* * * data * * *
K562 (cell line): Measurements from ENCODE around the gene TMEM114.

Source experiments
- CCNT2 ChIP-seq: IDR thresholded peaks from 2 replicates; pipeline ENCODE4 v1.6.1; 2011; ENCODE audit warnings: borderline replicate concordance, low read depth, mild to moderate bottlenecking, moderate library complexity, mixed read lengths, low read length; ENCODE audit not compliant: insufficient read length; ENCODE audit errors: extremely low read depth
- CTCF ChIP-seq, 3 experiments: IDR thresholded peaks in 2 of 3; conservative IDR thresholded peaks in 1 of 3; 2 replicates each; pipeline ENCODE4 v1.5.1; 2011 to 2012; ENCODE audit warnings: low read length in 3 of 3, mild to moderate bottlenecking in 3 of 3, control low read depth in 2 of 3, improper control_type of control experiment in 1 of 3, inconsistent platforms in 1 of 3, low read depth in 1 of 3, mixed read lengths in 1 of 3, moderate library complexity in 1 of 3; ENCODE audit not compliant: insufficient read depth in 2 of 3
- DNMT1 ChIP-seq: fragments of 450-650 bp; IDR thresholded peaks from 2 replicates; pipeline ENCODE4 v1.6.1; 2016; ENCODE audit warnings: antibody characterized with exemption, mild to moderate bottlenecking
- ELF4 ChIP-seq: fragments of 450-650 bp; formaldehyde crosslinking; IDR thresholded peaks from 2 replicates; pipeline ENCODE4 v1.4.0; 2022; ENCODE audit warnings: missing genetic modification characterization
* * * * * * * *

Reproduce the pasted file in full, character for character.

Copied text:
K562 (cell line): Measurements from ENCODE around the gene TMEM114.

Source experiments
- CCNT2 ChIP-seq: IDR thresholded peaks from 2 replicates; pipeline ENCODE4 v1.6.1; 2011; ENCODE audit warnings: borderline replicate concordance, low read depth, mild to moderate bottlenecking, moderate library complexity, mixed read lengths, low read length; ENCODE audit not compliant: insufficient read length; ENCODE audit errors: extremely low read depth
- CTCF ChIP-seq, 3 experiments: IDR thresholded peaks in 2 of 3; conservative IDR thresholded peaks in 1 of 3; 2 replicates each; pipeline ENCODE4 v1.5.1; 2011 to 2012; ENCODE audit warnings: low read length in 3 of 3, mild to moderate bottlenecking in 3 of 3, control low read depth in 2 of 3, improper control_type of control experiment in 1 of 3, inconsistent platforms in 1 of 3, low read depth in 1 of 3, mixed read lengths in 1 of 3, moderate library complexity in 1 of 3; ENCODE audit not compliant: insufficient read depth in 2 of 3
- DNMT1 ChIP-seq: fragments of 450-650 bp; IDR thresholded peaks from 2 replicates; pipeline ENCODE4 v1.6.1; 2016; ENCODE audit warnings: antibody characterized with exemption, mild to moderate bottlenecking
- ELF4 ChIP-seq: fragments of 450-650 bp; formaldehyde crosslinking; IDR thresholded peaks from 2 replicates; pipeline ENCODE4 v1.4.0; 2022; ENCODE audit warnings: missing genetic modification characterization